Tip From EF: Your student may need time to get used to the difference in meal times. Be clear about what time you will be eating meals, and give options for appropriate snacks as students adjust to the new schedule. Encouraging them to help with grocery shopping and meal preparation will also help them adjust.
Families in Switzerland are very close and family members tend to live near each other. Small families are common, with one or two children on average. Swiss parents receive four to six weeks of vacation time. This time is generally spent vacationing. Soccer and ice hockey are the most popular sports in Switzerland. Cross country and downhill skiing are also popular, with ski resorts located all over the country. Swiss value punctuality and responsibility. A favorite saying is, “If people are late, they are either not wearing Swiss watches or not riding Swiss trains.”
Tip From EF: Swiss students may be used to extended vacations with their natural parents. Plan some fun activities to do with your student throughout the year. These do not have to be grand activities and can be as simple as going for a hike, cooking a meal together or exploring nearby communities. Because your Swiss student may be accustomed to always being on time (or early), be sure to discuss what time you will be leaving for school, activities, etc.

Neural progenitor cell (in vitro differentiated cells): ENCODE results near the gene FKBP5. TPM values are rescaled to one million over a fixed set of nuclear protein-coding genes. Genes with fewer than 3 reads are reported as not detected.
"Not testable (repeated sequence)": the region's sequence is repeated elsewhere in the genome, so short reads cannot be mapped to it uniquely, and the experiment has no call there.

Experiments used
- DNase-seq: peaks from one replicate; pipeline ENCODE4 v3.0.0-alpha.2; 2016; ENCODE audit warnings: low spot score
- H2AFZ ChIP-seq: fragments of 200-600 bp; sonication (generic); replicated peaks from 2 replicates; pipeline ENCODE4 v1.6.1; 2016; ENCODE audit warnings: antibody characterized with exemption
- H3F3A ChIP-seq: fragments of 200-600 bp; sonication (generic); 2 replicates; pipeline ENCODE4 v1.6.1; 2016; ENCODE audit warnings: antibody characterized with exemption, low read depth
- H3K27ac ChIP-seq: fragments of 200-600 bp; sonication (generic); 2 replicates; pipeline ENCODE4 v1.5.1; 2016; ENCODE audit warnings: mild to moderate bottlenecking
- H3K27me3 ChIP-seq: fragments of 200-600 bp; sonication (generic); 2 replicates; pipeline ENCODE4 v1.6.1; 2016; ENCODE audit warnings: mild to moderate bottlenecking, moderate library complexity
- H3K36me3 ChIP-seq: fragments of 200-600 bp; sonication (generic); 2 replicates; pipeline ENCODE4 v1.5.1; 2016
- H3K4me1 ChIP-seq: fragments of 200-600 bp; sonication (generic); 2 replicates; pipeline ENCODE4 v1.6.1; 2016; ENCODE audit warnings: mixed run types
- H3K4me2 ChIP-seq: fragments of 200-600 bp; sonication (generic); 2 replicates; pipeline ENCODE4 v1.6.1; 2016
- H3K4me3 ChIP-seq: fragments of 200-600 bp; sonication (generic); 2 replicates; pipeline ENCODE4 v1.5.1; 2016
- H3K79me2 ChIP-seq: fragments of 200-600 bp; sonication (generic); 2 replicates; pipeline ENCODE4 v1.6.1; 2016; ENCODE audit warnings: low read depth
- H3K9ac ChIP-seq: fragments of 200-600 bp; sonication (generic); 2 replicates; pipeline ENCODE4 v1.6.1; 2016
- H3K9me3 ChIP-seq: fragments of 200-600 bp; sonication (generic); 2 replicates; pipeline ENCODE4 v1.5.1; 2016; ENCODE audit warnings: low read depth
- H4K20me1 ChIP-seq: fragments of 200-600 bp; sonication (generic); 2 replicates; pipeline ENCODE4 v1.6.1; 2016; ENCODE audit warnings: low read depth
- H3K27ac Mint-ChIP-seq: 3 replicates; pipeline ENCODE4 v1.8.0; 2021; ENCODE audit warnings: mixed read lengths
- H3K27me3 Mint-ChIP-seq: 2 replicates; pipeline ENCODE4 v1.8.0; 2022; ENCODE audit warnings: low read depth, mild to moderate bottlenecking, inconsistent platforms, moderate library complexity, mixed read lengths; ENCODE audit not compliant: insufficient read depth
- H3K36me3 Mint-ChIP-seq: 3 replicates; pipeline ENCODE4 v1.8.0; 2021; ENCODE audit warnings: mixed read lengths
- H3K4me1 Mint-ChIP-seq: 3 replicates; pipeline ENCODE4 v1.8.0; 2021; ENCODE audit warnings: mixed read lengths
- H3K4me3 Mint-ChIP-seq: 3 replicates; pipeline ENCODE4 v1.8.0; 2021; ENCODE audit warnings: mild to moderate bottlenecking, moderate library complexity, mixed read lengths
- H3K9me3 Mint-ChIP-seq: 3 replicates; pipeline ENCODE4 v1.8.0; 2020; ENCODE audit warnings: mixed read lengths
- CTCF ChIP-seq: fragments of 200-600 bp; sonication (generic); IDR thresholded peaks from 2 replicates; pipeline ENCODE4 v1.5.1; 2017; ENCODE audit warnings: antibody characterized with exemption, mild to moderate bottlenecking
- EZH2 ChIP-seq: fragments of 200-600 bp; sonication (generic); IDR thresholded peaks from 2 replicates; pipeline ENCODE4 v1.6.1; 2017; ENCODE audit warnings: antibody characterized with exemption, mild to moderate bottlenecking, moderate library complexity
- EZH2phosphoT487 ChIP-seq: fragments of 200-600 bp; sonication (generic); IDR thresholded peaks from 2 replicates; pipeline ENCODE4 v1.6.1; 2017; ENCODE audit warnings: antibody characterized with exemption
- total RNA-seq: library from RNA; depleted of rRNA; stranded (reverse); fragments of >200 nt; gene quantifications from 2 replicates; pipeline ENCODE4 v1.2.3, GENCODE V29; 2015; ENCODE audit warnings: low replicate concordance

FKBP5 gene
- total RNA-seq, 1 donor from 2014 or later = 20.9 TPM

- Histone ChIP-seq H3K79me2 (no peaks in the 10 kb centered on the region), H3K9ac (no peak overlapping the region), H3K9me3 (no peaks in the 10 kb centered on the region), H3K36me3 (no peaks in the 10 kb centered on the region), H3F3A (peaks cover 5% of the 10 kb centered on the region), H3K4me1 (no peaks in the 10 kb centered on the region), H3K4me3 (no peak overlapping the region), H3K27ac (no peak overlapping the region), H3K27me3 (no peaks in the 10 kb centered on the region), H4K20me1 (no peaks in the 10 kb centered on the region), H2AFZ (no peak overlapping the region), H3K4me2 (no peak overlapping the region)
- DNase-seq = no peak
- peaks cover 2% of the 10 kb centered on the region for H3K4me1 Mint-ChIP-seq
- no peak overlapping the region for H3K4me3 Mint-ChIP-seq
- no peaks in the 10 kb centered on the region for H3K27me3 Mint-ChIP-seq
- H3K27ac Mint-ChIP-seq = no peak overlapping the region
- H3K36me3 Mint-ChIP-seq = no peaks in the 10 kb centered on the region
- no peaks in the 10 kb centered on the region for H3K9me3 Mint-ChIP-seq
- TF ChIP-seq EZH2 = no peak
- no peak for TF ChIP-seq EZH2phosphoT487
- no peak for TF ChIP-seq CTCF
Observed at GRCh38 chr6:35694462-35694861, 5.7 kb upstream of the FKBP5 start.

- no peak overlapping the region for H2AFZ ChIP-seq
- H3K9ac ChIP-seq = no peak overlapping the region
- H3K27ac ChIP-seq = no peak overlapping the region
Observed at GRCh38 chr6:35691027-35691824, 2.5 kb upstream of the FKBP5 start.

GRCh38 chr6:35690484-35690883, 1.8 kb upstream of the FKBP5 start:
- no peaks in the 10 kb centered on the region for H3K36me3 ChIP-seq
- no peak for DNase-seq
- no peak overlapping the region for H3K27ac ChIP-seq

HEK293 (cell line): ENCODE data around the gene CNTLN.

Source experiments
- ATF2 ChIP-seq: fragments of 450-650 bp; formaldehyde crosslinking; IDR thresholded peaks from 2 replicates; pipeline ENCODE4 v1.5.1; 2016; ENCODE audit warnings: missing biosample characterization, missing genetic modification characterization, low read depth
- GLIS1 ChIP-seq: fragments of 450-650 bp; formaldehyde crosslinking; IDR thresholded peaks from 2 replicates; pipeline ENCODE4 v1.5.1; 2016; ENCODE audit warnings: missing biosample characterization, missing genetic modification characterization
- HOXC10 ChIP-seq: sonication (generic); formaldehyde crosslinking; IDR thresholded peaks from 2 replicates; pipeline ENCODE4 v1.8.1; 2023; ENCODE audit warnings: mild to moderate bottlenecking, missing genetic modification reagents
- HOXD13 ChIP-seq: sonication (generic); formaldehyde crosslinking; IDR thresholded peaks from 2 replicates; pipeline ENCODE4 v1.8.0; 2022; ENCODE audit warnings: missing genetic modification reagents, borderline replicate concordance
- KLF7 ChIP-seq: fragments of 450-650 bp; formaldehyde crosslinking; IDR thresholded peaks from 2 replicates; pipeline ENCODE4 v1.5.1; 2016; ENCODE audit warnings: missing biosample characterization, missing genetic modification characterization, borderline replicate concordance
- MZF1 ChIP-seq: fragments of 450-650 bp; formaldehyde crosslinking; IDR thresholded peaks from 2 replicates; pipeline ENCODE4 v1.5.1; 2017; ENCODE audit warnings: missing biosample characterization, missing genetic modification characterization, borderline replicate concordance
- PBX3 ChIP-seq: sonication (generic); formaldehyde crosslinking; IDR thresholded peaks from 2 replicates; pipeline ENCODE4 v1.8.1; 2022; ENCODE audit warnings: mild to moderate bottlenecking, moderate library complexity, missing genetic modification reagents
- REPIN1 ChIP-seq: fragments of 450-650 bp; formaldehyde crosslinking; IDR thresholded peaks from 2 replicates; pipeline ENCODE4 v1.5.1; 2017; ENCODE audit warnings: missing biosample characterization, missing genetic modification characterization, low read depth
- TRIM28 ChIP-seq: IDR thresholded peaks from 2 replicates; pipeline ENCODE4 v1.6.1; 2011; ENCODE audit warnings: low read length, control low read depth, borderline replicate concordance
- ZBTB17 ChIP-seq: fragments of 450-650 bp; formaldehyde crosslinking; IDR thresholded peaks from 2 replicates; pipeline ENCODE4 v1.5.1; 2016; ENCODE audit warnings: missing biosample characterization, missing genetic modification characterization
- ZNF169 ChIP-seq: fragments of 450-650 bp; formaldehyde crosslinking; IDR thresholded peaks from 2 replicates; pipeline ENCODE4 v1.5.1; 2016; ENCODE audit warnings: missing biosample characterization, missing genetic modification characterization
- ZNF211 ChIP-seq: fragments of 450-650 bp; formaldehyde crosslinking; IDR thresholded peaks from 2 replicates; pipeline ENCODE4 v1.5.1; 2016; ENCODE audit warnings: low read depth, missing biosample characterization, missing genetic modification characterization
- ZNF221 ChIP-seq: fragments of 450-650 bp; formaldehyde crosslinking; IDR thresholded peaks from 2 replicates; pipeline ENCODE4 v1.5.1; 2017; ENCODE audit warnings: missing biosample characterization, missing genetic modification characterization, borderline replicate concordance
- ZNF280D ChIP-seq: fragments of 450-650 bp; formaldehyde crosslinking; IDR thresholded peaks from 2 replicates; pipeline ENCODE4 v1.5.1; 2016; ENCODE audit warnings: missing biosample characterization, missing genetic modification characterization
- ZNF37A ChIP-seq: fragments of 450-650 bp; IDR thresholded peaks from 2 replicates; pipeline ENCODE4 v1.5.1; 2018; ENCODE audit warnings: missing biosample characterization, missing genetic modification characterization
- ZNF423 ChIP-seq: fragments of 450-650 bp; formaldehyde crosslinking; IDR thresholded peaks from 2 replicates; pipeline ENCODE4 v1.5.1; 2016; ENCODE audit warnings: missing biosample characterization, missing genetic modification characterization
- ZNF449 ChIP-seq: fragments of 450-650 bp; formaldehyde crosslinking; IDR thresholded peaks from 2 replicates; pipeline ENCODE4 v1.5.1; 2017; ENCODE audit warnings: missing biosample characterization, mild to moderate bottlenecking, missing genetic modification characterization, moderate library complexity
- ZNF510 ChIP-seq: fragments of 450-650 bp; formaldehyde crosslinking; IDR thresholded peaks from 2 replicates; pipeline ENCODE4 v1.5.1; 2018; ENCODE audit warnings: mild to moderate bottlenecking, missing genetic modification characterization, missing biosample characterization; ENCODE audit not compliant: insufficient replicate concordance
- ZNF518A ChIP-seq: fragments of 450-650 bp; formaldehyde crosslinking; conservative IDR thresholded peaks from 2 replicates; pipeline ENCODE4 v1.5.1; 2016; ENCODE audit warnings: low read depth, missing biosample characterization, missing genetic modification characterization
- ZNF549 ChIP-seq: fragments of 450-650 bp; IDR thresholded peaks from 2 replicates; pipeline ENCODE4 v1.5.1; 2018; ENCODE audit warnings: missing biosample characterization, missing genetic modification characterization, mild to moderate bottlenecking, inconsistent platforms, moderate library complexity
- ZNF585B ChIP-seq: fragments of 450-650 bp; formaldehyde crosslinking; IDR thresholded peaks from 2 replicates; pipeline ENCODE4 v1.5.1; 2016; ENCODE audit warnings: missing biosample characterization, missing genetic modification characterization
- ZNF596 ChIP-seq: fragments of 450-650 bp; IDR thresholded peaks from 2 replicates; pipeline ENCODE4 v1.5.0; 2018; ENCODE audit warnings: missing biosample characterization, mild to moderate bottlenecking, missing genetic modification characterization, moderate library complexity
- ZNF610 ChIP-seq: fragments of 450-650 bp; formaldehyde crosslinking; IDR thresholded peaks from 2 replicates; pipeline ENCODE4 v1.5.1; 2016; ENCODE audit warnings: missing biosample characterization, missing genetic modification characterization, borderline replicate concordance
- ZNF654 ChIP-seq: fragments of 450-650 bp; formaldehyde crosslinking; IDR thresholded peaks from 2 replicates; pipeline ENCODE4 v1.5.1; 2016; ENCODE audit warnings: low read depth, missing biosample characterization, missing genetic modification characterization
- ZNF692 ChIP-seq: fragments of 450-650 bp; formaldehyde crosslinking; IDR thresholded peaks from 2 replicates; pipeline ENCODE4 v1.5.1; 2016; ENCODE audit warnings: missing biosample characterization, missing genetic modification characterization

Ich bin begeistert meinen Schweizer Austauschschüler zu treffen.
I am so excited to meet my Swiss exchange student.
Möchten Sie etwas mehr Toblerone?
Would you like some more Toblerone?
Hosting advice from our Swiss exchange students
“I wish my host family knew that we have a lot more freedom in Switzerland and I am considered an adult at a much younger age, so to be patient if sometimes I take time to understand expectations around curfew or other rules.”
Tip From EF: It is helpful to be clear and direct with household rules and expectations early. If there are any misunderstandings or issues that come up, communicate with your student and IEC to ensure everyone is on the same page. Additionally, Swiss students may not understand suggestive communication. Instead of saying “it would be nice to have you home for dinner,” it will be easier for them to understand “be home by 6 for dinner.” It is helpful to review and reiterate the rules often.
“I wish my host family knew that I prefer to have everything planned and like being on time.”
Tip From EF: Swiss students are typically punctual and organized. Talk with your student about your family’s schedule and typical daily routine. Your Swiss student may be more affected by time and punctuality than you are used to in your home. You can work together to try to come to a routine that works well for both of you.
“I wish my host family knew that I use public transportation all the time in Switzerland, so it was a shock when I realized there is no public transportation in my American town.”
Tip From EF: Many students have a difficult time adjusting to the lack of public transportation and are not used to involving parents in their social plans. Let your student know that asking for a ride is common in the US and requesting in advance is very important as you may need to schedule plans around car availability. Talk to your student at the beginning about transportation: how they’ll get to and from school, extracurricular activities and social events.